Surfside Disaster Hits Home
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Surfside Disaster Hits Home

Grief and relief leave local Jewish community reeling.

Aerial photo shows part of the 12-story oceanfront Champlain Towers South Condo that collapsed in Surfside, Fla. Photo by Amy Beth Bennett/South Florida Sun-Sentinel via AP
Aerial photo shows part of the 12-story oceanfront Champlain Towers South Condo that collapsed in Surfside, Fla. Photo by Amy Beth Bennett/South Florida Sun-Sentinel via AP

Playing Jewish geography – figuring out who knows whom in the far-flung Jewish world – suddenly stopped being a game after the June 24 partial collapse of a 12-story beachfront condominium in the Miami, Fla., suburb of Surfside. Inevitably, the tentacles of that tragedy reached into the Atlanta Jewish community. Relatives and friends of Atlantans were among the approximately 100 killed in the overnight disaster, as well as among those who miraculously survived.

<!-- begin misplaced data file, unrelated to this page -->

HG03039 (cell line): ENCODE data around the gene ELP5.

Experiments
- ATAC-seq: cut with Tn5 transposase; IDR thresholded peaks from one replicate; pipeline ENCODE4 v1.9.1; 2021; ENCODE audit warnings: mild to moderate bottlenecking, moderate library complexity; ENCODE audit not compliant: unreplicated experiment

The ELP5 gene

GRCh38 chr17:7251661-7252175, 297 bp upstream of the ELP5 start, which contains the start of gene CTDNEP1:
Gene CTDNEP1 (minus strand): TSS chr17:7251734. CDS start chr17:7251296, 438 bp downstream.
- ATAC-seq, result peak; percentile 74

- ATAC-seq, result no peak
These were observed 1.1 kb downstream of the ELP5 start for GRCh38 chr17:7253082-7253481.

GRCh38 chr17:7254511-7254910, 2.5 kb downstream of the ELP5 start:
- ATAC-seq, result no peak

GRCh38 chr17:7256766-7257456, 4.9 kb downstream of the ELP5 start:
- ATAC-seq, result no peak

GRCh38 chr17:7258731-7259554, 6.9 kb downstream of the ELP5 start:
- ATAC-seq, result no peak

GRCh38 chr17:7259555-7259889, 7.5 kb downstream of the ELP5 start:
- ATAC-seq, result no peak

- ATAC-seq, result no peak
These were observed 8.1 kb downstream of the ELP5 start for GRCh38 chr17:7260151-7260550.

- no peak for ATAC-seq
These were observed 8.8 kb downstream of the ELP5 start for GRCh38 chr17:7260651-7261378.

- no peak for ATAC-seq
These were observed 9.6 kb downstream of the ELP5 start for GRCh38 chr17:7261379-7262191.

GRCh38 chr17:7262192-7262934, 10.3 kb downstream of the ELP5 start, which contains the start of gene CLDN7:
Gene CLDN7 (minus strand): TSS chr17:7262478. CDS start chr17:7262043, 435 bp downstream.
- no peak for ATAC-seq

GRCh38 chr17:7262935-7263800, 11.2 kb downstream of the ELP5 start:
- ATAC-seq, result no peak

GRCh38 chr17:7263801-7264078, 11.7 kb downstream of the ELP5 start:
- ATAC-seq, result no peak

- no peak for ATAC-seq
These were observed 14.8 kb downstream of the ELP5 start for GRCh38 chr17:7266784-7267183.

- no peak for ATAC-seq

Weeks later, while not all the people thought to be in the collapsed Champlain Towers South had been accounted for, authorities reported no survivors had been found since the day of the catastrophe. The seven members of Israel Defense Forces’ National Rescue Unit, who had arrived at the site three days after the building collapsed to assist in trying to locate survivors, went home.

IDF National Rescue Unit members were thanked as they left Surfside. (Anna Moneymaker/Getty Images/AFP)

But the reverberations of the disaster continue to spread as the shock and loss are absorbed, both on the individual and communal level. The Jewish community is especially impacted. According to the Jewish Telegraphic Agency, Surfside is one of four cities that comprise the north end of Miami Beach, which is more than one-third Jewish. Several Jewish congregations, of all denominations, are located within blocks of the 40-year-old condo complex.

On a personal level, a number of Atlantans and former Atlantans contacted by the AJT were not yet comfortable speaking about their losses, although social media was an outlet for some. For many, grief was delayed until the unstable half of the building that remained standing could be demolished to allow rescue workers to discover more bodies.

Among those first uncovered subsequently in the piles of cement, steel and rubble were Tzvi and Ingrid “Itty” Ainsworth, 68 and 66 years old, respectively. The couple, who had moved to Florida about four years ago, are survived by seven children, many grandchildren and numerous close friends.